The impact of fast fashion on the environment has slowly but surely become a mainstream issue in recent years. While trends around purchasing slow fashion and ethical fashion have come to light on social media, there’s still a lack of readily available information on the topic. As a consumer, it can be hard to know how to make your impact a positive one.

“Besides buying less, buying better and loving longer,” says Kit Willow, founder of sustainable luxury designer brand KitX, “buying high-frequency wear fashion” is the golden rule when looking to spruce up your wardrobe.

Avoid petrochemical fibres such as nylon and polyester, which Willow refers to as a “lose-lose” fibre. “Stay away from them,” she says, “because when they’re created, these plastic fibres release nitrous oxide (which is 300 times more toxic than carbon dioxide); when you wash them, they release micro-particles into our waterways; and then, if they’re ever discarded, they never break down and continue to release methane gases into the atmosphere.”

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To avoid clothing made with these fibres, Willow suggests opting for locally made garments constructed with organic fibres.

“Hemp is the leader in this,” she says, “because it grows very quickly; it attracts no insects, and therefore needs no insecticides or pesticides; it’s a huge carbon sink, absorbing three times as much carbon as the average tree; and it uses very little energy to transfer it from a fibre into a thread.” That compares well to cotton which, while a good alternative to petrochemical fibres, uses an enormous amount of water and often requires treatment with insecticides and pesticides.

Once you become more aware about choosing clothing made from the right fibres, the next challenge is understanding how to care for these garments.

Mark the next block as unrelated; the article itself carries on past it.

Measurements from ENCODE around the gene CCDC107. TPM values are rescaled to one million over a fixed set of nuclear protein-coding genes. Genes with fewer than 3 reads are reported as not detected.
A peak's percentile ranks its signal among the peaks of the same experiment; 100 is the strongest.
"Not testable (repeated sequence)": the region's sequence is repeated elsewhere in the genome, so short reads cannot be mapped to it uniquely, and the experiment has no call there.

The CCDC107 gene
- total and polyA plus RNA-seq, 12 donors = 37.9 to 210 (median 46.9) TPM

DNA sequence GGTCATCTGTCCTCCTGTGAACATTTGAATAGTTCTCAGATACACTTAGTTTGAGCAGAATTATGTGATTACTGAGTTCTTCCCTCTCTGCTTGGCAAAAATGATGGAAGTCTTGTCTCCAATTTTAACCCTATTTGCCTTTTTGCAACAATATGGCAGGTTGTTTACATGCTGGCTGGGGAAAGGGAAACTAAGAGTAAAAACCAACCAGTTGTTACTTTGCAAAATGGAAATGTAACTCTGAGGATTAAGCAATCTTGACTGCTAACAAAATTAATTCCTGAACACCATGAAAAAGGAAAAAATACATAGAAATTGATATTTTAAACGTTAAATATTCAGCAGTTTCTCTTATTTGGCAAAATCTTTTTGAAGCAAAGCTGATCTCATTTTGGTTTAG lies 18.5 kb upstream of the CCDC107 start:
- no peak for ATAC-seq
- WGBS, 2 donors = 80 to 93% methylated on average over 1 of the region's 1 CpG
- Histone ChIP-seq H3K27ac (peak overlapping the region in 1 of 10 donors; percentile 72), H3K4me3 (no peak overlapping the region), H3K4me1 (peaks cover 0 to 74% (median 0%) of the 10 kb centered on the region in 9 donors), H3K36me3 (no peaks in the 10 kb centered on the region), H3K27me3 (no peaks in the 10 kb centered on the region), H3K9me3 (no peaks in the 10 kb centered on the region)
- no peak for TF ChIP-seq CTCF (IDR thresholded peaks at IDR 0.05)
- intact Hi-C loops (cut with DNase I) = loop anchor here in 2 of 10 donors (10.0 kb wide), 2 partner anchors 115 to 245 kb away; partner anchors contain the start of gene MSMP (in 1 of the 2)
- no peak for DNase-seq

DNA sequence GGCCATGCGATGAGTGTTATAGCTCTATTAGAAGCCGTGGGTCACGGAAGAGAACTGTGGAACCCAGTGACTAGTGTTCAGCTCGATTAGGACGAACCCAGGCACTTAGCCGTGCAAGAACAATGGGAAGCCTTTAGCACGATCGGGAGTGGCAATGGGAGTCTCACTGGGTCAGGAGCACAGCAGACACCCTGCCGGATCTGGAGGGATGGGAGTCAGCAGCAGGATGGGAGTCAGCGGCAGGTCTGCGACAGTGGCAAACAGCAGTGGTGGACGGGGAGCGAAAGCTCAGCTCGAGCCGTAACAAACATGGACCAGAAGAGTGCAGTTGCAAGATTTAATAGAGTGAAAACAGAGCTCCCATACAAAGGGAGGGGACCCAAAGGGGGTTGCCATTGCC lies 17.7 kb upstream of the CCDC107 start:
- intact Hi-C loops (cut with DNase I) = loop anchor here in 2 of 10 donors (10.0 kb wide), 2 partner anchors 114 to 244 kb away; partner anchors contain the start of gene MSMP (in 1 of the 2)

“Washing in cold water and hanging to dry is so much better for the fibres than washing in hot water and using a dryer,” Willow says. “By heating up your clothes, you’re breaking the fibre down, which affects the longevity of the garment.”

To bring awareness of the impacts of fast fashion on the environment into the mainstream, Willow and the KitX team have created the Future From Waste Lab to help educate the public. “Because if you don’t know, you don’t care. And if you don’t care, you don’t change,” Willow says.

Running as part of Melbourne Fashion Week 2022, the Future From Waste Lab will open its doors to emerging designers for an experimental sustainable fashion event called Wastefest. Four emerging designers have been selected by Willow, Artclub by Heidi Middleton, and Beulah to take over the lab and create an outfit using recycled textiles.

Visitors are welcome to attend and watch the event in the daily tours running from October 10 to October 14. A wrap party will be held on October 15 for an evening of fashion, music and celebrations with the team and designers.

More info and register for free.

This article is produced by Broadsheet in partnership with Beta By Sth Bnk.